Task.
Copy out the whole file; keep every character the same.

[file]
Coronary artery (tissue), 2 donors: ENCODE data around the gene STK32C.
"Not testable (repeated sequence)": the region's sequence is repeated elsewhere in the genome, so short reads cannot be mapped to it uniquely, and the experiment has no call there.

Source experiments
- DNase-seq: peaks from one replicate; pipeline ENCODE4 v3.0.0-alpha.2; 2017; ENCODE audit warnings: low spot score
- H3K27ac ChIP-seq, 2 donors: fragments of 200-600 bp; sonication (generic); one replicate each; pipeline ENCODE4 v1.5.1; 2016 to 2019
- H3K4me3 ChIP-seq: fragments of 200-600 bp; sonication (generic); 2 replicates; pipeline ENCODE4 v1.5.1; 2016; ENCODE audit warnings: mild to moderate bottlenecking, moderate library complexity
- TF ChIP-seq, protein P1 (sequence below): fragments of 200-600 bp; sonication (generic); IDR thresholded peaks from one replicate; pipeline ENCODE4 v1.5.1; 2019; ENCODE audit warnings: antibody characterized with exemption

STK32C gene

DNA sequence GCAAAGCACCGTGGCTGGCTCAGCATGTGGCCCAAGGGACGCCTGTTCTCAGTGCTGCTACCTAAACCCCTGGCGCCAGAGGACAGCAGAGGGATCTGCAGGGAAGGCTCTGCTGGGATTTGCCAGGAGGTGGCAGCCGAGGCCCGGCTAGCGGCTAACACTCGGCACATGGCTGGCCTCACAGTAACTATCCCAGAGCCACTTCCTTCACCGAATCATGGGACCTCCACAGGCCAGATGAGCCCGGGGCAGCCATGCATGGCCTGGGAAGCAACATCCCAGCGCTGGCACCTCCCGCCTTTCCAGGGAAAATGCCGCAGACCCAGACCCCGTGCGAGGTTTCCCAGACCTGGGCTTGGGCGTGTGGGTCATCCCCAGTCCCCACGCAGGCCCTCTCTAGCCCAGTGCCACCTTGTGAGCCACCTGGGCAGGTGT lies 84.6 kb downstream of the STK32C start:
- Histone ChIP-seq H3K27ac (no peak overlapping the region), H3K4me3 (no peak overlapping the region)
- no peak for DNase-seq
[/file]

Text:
Coronary artery (tissue), 2 donors: ENCODE data around the gene STK32C.
"Not testable (repeated sequence)": the region's sequence is repeated elsewhere in the genome, so short reads cannot be mapped to it uniquely, and the experiment has no call there.

Source experiments
- DNase-seq: peaks from one replicate; pipeline ENCODE4 v3.0.0-alpha.2; 2017; ENCODE audit warnings: low spot score
- H3K27ac ChIP-seq, 2 donors: fragments of 200-600 bp; sonication (generic); one replicate each; pipeline ENCODE4 v1.5.1; 2016 to 2019
- H3K4me3 ChIP-seq: fragments of 200-600 bp; sonication (generic); 2 replicates; pipeline ENCODE4 v1.5.1; 2016; ENCODE audit warnings: mild to moderate bottlenecking, moderate library complexity
- TF ChIP-seq, protein P1 (sequence below): fragments of 200-600 bp; sonication (generic); IDR thresholded peaks from one replicate; pipeline ENCODE4 v1.5.1; 2019; ENCODE audit warnings: antibody characterized with exemption

STK32C gene

DNA sequence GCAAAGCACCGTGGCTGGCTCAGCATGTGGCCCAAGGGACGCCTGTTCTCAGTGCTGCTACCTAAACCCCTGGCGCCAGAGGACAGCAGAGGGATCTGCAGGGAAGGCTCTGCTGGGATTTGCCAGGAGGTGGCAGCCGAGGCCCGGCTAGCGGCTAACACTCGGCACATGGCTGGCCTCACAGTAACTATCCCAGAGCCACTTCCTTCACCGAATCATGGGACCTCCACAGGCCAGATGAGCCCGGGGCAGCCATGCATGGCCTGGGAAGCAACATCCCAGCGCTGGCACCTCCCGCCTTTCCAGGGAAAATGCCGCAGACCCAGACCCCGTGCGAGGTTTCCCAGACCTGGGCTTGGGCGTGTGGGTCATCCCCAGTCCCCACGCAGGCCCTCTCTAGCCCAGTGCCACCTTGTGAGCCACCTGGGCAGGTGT lies 84.6 kb downstream of the STK32C start:
- Histone ChIP-seq H3K27ac (no peak overlapping the region), H3K4me3 (no peak overlapping the region)
- no peak for DNase-seq